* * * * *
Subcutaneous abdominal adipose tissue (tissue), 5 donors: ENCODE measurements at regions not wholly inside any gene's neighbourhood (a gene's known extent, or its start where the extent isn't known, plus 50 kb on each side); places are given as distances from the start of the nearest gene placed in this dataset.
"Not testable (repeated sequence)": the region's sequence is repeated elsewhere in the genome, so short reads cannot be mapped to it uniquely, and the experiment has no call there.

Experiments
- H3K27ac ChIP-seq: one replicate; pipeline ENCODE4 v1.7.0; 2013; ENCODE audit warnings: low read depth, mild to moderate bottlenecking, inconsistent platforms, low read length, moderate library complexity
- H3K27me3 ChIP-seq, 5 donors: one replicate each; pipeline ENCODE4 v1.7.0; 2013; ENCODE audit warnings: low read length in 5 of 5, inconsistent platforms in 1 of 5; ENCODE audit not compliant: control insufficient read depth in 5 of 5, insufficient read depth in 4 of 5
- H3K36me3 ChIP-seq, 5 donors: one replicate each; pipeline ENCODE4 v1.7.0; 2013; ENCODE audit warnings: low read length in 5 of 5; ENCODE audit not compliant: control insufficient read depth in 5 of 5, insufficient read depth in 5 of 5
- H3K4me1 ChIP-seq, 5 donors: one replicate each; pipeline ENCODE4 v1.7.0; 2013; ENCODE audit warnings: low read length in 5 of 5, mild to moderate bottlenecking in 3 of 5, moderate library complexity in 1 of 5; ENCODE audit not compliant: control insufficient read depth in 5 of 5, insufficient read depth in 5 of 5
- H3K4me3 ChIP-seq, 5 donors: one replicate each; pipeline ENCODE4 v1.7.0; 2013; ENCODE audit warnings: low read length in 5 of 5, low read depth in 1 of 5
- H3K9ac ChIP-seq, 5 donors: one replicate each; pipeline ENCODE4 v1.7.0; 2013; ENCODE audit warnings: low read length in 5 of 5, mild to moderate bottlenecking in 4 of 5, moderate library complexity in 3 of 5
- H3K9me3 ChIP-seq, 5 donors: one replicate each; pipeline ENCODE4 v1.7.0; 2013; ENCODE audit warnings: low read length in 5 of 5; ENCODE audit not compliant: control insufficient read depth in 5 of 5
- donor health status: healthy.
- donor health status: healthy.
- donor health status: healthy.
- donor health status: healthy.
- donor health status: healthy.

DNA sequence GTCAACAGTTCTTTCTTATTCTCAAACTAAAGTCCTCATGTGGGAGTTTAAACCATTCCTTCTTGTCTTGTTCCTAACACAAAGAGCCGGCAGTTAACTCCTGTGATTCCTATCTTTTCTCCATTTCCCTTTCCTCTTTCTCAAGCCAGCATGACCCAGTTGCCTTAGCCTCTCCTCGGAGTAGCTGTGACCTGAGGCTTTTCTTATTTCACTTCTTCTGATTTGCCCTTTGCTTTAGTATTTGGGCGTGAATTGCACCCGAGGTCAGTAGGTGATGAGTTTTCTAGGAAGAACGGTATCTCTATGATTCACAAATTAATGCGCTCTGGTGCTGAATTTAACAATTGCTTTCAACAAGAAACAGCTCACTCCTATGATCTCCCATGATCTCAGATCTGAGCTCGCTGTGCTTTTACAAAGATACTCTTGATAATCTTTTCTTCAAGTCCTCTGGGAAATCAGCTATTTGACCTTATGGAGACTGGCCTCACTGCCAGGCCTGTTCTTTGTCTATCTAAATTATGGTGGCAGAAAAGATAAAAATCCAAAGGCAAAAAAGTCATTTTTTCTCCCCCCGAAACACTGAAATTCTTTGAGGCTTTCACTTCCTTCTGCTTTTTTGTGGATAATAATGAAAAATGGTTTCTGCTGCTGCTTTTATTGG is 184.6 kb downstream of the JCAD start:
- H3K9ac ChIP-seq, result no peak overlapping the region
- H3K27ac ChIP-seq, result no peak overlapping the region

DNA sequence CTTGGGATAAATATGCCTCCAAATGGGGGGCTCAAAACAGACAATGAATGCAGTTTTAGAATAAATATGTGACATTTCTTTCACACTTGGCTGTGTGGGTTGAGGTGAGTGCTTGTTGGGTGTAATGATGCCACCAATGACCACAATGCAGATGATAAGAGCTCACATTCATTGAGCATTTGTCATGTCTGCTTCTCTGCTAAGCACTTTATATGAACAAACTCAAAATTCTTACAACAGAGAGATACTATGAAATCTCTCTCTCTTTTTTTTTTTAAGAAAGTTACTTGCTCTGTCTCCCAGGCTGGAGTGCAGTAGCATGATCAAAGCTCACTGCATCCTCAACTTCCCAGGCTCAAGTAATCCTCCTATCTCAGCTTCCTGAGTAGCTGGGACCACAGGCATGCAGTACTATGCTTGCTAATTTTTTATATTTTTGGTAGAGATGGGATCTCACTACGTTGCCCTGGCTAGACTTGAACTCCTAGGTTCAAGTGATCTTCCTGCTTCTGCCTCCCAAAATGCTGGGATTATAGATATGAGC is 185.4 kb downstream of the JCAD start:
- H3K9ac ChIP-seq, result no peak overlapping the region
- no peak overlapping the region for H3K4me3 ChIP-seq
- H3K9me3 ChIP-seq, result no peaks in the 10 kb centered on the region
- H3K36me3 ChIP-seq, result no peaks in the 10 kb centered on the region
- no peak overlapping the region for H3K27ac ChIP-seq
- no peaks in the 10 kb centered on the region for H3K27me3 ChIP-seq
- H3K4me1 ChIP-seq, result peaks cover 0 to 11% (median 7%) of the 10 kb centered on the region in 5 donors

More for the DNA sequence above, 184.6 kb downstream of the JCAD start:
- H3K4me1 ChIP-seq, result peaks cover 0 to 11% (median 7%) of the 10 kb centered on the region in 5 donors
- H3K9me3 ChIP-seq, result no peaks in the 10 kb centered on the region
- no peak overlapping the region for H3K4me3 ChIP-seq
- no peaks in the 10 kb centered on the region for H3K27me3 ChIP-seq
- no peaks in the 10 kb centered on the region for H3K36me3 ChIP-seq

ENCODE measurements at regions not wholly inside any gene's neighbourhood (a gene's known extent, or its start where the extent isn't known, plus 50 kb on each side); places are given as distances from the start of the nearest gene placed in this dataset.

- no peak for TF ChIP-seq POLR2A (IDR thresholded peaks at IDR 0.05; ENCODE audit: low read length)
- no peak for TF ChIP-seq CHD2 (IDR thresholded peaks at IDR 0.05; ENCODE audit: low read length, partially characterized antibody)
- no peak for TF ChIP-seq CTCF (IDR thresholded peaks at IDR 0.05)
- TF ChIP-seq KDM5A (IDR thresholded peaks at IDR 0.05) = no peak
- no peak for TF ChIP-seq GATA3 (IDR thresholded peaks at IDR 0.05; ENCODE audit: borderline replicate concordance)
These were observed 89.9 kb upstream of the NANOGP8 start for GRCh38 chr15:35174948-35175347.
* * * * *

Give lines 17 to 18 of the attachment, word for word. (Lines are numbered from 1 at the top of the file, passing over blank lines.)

- H3K9ac ChIP-seq, result no peak overlapping the region
- H3K27ac ChIP-seq, result no peak overlapping the region